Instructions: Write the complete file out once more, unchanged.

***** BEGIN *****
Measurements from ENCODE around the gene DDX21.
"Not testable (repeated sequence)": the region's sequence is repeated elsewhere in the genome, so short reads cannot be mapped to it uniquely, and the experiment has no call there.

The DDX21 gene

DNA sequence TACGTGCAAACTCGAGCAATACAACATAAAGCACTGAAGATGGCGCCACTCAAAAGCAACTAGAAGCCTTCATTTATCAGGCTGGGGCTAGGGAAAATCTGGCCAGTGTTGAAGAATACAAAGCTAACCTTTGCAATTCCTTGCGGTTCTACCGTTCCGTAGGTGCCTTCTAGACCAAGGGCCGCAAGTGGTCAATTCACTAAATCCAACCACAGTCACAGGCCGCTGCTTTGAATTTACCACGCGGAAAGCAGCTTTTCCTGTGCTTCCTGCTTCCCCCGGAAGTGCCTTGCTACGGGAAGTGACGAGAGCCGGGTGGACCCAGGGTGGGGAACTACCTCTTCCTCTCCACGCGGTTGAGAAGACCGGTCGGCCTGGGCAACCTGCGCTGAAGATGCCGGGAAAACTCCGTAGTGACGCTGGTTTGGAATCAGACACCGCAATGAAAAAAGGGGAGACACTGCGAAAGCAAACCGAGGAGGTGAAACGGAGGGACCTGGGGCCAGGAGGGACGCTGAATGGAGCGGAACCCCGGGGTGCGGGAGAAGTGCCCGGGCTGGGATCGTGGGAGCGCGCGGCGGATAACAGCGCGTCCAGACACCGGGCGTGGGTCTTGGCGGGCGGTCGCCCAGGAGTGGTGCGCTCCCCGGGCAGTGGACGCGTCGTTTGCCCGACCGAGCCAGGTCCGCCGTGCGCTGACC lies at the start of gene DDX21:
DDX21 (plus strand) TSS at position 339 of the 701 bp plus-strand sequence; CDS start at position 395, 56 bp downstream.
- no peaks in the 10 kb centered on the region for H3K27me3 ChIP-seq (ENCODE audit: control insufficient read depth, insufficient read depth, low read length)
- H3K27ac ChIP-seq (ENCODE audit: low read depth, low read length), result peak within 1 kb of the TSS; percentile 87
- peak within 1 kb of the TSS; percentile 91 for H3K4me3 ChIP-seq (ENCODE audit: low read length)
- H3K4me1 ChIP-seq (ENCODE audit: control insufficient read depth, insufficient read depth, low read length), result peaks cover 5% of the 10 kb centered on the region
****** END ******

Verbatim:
Measurements from ENCODE around the gene DDX21.
"Not testable (repeated sequence)": the region's sequence is repeated elsewhere in the genome, so short reads cannot be mapped to it uniquely, and the experiment has no call there.

The DDX21 gene

DNA sequence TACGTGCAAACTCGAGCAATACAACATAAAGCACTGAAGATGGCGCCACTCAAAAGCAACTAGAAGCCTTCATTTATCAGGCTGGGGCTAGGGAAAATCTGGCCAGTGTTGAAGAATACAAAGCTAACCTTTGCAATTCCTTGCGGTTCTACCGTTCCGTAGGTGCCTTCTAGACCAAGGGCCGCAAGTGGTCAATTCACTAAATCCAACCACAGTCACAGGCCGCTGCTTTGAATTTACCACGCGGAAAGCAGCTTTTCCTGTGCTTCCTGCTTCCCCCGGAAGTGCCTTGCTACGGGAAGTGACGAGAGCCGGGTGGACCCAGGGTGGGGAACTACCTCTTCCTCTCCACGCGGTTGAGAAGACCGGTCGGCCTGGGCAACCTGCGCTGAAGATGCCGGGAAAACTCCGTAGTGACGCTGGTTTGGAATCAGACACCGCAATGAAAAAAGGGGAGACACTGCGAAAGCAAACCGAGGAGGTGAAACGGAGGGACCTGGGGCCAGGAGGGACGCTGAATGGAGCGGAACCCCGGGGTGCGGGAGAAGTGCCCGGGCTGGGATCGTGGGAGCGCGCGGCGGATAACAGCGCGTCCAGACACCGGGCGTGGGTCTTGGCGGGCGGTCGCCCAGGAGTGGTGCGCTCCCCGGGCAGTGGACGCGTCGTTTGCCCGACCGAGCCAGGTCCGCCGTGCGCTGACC lies at the start of gene DDX21:
DDX21 (plus strand) TSS at position 339 of the 701 bp plus-strand sequence; CDS start at position 395, 56 bp downstream.
- no peaks in the 10 kb centered on the region for H3K27me3 ChIP-seq (ENCODE audit: control insufficient read depth, insufficient read depth, low read length)
- H3K27ac ChIP-seq (ENCODE audit: low read depth, low read length), result peak within 1 kb of the TSS; percentile 87
- peak within 1 kb of the TSS; percentile 91 for H3K4me3 ChIP-seq (ENCODE audit: low read length)
- H3K4me1 ChIP-seq (ENCODE audit: control insufficient read depth, insufficient read depth, low read length), result peaks cover 5% of the 10 kb centered on the region